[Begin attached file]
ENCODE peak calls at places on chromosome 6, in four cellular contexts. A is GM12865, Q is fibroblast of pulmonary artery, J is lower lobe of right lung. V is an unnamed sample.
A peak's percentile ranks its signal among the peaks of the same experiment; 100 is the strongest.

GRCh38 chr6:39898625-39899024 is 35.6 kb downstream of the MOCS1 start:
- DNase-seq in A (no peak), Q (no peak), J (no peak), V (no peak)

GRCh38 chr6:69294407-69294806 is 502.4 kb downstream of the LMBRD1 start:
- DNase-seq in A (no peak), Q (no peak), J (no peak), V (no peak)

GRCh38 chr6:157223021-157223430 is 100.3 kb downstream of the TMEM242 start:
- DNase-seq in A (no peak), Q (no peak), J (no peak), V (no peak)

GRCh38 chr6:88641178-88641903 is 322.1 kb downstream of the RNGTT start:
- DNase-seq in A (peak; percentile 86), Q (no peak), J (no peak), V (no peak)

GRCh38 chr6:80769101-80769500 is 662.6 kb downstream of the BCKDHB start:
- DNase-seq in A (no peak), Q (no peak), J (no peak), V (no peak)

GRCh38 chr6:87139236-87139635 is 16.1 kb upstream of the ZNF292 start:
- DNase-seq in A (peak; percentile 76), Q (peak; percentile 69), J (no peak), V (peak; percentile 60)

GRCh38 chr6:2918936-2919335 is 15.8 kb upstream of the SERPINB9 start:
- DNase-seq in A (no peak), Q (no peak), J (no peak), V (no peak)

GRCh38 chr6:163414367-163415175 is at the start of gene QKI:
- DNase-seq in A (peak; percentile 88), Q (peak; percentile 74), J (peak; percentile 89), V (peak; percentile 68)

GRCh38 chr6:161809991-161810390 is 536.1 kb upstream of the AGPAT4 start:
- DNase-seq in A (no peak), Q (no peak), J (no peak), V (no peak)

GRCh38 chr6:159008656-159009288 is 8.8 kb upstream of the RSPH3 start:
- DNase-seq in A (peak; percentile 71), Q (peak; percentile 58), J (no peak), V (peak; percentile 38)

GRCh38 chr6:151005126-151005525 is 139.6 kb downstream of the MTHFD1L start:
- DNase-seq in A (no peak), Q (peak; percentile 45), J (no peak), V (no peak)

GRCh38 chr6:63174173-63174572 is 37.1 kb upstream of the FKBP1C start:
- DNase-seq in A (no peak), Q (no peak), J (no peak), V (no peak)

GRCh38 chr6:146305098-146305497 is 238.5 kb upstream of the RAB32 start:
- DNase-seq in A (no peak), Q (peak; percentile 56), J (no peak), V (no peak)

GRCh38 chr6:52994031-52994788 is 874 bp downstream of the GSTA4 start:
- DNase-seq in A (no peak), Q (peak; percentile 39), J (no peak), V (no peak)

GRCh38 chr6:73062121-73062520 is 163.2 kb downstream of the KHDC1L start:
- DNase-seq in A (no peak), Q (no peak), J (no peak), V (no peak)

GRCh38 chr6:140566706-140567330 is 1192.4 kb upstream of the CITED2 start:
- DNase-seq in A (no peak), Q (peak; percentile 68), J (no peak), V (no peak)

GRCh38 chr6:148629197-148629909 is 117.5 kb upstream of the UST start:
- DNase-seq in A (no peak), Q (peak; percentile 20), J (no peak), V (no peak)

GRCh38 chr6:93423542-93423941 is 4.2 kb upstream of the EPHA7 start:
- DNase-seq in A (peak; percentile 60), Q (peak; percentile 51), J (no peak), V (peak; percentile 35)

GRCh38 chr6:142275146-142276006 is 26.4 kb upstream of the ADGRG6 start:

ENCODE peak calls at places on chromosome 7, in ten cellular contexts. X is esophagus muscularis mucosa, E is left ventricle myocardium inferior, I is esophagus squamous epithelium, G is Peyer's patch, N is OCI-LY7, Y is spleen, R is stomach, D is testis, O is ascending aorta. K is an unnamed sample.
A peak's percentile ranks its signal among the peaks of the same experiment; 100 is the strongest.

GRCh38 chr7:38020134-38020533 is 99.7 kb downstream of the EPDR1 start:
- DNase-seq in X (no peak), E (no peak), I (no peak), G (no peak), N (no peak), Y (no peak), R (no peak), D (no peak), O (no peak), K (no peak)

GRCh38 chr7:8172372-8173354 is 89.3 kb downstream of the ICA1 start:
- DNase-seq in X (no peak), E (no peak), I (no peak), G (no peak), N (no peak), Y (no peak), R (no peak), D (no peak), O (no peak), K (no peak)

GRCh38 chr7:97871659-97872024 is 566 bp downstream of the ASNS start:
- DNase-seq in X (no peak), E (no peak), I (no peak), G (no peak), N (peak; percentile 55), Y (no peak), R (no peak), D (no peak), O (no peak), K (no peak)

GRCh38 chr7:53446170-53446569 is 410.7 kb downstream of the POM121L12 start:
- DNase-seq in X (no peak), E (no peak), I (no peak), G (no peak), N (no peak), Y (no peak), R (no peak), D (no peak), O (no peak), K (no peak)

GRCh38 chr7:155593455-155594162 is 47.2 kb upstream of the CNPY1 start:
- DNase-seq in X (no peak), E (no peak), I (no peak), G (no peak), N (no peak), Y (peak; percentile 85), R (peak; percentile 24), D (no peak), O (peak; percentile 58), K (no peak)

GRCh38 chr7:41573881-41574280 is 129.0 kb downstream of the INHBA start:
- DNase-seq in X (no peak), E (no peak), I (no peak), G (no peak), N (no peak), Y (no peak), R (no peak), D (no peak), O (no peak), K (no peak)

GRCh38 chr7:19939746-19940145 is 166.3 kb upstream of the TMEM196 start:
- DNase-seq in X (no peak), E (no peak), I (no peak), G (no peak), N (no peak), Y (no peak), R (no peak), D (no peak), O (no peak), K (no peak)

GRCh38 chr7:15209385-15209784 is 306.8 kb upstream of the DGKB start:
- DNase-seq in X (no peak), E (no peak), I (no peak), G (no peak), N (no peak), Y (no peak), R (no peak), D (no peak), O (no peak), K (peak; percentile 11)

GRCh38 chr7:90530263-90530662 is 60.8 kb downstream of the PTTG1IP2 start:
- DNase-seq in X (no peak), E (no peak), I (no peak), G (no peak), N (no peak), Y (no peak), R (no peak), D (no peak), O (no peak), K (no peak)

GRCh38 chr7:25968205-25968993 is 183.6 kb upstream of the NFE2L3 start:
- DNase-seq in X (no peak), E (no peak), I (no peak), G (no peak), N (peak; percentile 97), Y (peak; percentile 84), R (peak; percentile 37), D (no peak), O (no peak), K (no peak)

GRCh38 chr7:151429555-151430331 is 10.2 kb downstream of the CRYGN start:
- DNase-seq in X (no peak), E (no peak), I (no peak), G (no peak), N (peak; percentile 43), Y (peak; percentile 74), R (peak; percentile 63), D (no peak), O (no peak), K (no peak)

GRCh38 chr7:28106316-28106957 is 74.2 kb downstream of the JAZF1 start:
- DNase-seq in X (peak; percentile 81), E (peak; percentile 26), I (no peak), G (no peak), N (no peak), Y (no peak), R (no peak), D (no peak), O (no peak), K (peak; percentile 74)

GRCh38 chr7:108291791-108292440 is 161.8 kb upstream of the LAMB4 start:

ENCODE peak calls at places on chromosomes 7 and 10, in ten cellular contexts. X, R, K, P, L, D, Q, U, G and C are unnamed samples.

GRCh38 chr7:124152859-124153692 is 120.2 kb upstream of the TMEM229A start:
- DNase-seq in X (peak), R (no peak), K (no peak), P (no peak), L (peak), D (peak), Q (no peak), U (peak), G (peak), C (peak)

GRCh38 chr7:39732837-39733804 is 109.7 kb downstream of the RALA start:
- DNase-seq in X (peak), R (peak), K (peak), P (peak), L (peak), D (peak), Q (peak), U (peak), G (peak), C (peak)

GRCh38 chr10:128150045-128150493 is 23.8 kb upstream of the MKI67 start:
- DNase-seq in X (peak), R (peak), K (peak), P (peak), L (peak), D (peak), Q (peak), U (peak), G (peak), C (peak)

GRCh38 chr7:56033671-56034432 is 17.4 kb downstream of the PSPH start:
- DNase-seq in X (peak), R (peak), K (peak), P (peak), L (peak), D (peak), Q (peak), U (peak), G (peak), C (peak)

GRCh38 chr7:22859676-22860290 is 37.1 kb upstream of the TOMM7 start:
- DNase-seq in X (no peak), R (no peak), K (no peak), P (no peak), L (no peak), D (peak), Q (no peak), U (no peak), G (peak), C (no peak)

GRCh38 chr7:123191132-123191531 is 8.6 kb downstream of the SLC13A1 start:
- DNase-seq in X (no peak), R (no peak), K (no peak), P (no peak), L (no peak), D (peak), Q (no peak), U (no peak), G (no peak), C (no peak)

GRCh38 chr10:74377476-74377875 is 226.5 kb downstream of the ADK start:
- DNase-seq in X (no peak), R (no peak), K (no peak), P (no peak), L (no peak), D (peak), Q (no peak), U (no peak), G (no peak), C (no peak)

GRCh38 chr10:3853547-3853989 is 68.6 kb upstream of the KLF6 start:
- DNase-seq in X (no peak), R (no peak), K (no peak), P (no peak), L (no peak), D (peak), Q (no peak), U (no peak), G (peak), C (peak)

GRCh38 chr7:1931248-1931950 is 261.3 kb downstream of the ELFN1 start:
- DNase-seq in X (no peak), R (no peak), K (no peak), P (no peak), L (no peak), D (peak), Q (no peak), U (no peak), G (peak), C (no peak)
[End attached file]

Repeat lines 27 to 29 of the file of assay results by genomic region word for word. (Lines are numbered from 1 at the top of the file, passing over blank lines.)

GRCh38 chr6:146305098-146305497 is 238.5 kb upstream of the RAB32 start:
- DNase-seq in A (no peak), Q (peak; percentile 56), J (no peak), V (no peak)

GRCh38 chr6:52994031-52994788 is 874 bp downstream of the GSTA4 start: